The White House Office of Science and Technology Policy estimates that 1.4 million information technology jobs will be created in the U.S. by 2020, but only 400,000 computer science graduates will be available to fill them. What to do about that 1 million-worker deficit is a problem that Brian Forde, Special Advisor for Mobile and Data Innovation to the White House CTO, is tasked with thinking about.
Considering that 21 percent of college students in Asia and 12 percent in Europe are graduating with engineering degrees, while only 4.5 percent of U.S. college students are doing the same—and that China is producing 600,000 new engineers per year, while the U.S. produces only 60,000—outsourcing or hiring overseas talent seem to be the only options for U.S. businesses.
But Forde says you don’t need a STEM (science/technology/engineering/math) undergraduate degree to get a STEM type job anymore. Instead, he says, “You can be upskilled in 3-24 months.” He points to boot camps and accelerated learning programs, such as the free interactive platform Codecademy, that are sprouting up to offer training in coding, networking, systems administration, tech support, and cybersecurity.
In a conversation at the recent Techonomy conference in Detroit, Forde spoke with Techonomy CEO David Kirkpatrick and Codecademy co-founder Zach Sims (pictured) about how such programs could contribute to the economy and jobs, and why more people should learn to code.
The knowledge of coding unlocks your ability to be more creative, and to take jobs with more flexibility, Forde says. “It allows you to invent solutions.”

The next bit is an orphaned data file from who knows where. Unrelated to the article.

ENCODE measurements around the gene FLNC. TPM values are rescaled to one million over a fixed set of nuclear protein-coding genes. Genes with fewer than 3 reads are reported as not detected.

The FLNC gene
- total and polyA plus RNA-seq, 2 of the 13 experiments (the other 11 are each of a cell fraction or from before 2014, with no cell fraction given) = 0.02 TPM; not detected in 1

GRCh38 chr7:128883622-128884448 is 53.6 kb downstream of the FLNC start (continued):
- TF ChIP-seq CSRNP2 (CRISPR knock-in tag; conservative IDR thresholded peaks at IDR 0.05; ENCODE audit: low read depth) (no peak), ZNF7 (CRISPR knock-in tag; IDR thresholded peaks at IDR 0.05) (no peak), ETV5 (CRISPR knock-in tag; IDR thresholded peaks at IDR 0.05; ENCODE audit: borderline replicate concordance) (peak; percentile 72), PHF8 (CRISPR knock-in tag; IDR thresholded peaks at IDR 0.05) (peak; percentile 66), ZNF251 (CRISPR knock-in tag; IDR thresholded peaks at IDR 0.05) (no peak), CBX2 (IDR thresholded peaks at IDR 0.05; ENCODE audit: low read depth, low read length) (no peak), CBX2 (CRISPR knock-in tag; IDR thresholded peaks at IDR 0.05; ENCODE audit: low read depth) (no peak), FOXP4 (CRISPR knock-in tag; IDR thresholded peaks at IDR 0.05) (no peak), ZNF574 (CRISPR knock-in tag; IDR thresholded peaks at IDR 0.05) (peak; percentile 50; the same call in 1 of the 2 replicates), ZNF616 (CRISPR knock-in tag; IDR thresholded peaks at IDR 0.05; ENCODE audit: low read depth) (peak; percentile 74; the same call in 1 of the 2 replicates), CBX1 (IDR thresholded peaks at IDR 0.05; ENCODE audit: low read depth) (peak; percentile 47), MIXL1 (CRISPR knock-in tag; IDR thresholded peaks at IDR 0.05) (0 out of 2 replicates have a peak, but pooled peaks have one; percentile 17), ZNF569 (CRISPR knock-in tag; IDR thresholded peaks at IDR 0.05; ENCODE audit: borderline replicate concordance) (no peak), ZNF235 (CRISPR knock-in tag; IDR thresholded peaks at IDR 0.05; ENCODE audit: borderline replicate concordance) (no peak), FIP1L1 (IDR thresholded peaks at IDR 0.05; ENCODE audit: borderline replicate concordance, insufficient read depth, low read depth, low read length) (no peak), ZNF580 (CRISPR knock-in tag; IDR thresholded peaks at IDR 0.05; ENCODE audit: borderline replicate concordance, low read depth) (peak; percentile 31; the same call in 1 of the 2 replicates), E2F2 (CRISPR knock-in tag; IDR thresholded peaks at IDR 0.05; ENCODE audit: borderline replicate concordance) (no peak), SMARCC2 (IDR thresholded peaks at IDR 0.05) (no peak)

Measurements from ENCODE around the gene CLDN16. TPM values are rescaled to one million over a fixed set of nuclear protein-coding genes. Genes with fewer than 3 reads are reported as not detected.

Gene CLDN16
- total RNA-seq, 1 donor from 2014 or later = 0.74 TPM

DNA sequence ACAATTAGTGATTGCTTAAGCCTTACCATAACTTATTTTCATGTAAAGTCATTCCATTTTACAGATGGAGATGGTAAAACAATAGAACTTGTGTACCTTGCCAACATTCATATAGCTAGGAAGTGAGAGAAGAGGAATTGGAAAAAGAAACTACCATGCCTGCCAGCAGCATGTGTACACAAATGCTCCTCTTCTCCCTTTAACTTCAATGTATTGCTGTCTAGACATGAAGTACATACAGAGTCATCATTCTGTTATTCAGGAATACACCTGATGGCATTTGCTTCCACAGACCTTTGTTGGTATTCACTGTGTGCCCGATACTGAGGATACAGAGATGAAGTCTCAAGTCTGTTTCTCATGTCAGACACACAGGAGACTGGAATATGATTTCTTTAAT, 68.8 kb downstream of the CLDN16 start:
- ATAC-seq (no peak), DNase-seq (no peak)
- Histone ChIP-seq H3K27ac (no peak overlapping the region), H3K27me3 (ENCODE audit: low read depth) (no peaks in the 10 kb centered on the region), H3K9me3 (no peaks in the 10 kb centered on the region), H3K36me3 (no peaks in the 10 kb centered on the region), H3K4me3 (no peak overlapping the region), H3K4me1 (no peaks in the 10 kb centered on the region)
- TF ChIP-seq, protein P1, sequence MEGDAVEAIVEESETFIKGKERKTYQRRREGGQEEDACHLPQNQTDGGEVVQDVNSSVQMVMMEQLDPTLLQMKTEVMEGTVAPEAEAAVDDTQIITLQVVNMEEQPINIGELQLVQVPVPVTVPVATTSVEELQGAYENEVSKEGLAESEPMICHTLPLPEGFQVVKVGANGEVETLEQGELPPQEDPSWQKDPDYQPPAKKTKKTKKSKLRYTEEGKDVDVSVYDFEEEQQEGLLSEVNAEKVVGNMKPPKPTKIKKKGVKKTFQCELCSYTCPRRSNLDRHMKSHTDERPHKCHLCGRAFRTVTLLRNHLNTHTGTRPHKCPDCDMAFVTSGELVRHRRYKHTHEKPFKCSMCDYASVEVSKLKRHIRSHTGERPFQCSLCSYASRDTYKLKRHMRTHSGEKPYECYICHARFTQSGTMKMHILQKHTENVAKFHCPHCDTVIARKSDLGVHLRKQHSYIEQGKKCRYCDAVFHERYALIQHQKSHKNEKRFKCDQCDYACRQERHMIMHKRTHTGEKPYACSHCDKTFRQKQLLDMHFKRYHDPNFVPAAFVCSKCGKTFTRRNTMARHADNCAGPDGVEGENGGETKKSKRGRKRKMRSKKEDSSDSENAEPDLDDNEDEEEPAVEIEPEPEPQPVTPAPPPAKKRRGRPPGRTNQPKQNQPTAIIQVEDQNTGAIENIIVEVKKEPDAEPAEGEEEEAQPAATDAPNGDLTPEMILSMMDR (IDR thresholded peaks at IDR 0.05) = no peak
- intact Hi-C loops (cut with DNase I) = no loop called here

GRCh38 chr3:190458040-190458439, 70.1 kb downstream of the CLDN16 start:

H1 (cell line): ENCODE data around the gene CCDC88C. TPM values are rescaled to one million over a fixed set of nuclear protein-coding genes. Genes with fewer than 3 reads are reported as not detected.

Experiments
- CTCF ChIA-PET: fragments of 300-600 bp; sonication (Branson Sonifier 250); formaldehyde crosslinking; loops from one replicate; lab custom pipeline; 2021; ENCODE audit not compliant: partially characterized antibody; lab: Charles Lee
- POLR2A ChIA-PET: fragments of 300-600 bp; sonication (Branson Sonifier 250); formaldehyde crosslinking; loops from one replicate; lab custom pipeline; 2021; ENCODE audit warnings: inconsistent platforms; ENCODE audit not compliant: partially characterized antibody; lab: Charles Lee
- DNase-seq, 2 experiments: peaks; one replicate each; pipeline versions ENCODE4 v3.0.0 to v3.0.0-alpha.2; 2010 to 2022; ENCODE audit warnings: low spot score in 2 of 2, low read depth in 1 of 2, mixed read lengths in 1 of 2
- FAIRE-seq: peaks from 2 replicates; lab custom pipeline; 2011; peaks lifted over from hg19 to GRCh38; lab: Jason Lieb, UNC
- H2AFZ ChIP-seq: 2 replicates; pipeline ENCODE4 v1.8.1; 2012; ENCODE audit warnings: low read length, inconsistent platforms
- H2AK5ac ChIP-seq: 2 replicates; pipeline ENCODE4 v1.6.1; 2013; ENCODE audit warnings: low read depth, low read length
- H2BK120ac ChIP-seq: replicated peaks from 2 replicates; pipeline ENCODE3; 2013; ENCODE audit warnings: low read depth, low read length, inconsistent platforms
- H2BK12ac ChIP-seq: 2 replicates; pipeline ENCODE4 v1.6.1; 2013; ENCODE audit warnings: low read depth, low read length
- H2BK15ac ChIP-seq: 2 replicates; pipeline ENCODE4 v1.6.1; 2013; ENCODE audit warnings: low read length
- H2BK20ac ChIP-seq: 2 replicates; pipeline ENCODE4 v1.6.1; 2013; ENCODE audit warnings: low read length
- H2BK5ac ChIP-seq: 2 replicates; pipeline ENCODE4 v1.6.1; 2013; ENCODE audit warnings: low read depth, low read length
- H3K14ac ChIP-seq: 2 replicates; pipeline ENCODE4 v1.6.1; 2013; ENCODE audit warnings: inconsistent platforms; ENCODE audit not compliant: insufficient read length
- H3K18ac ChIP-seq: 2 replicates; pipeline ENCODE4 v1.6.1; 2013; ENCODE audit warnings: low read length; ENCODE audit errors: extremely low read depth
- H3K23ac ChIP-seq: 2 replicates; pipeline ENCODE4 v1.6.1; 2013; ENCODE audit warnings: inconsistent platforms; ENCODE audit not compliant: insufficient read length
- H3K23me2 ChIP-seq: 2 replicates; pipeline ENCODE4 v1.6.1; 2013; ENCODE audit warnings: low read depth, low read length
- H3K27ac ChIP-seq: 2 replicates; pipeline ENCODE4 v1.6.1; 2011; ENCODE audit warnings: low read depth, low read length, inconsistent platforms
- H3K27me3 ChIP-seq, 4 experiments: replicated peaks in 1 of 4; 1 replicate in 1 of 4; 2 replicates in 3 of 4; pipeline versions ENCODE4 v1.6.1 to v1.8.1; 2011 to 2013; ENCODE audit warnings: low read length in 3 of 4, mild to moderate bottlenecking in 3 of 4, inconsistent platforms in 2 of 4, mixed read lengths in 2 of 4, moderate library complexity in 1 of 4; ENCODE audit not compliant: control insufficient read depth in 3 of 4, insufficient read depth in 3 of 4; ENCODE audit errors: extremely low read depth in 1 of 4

Sims, who dropped out of Columbia University in 2011 to start Codecademy, says coding is becoming “fundamental literacy” for workers and students of the 21st century. He says he started the business with two theories: that “a programming skillset would be relevant for anyone and everyone,” and that “schools across the world would change curriculums to teach people aptitude in computer science and programming.”
Both theories have quickly been proven, he says: “Every industry is being changed by technology—even entry level jobs in ad sales require basic understanding of programmatic ads.”
Aside from the fact that more than 25 million people around the world have already taken Codecademy courses, Sims and his team now work with several governments that have retained Codecademy to help develop coding courses for their schools. In the UK, he says, every primary and secondary school student will take a programming course this year. In France, every school will offer programming classes. And every student in Estonia now learns to program on Codecademy.
Sims says though 70 percent of Codecademy users are outside the U.S., the largest single national user is the U.S. Even if computer programming hasn’t been introduced widely to K-12 classrooms, he says “consumers, companies, and employers understand the gap between education and labor. We hope that by providing them with the resources to upskill and fill that gap, people will vote with their feet. They’ll take courses on Codecademy and find those modern jobs.”
Sims adds that there are many things beyond being able to code that convey digital literacy. “Codecademy exists to teach people the skills and one component of that is the skills to understand the world we live in,” he says. “We need to understand the underlying logic of the world we live in.” As software becomes a ubiquitous part of life, Sims says programming is “the basic fluency we should all have to understand how the world works.”
And as for sending programming tasks overseas if an IT talent shortage in the U.S. prevails, Sims warns, “It’s hard to find a great tech company that has been built on outsourcing. The quality of product not as good when everyone is not in one location on one team.”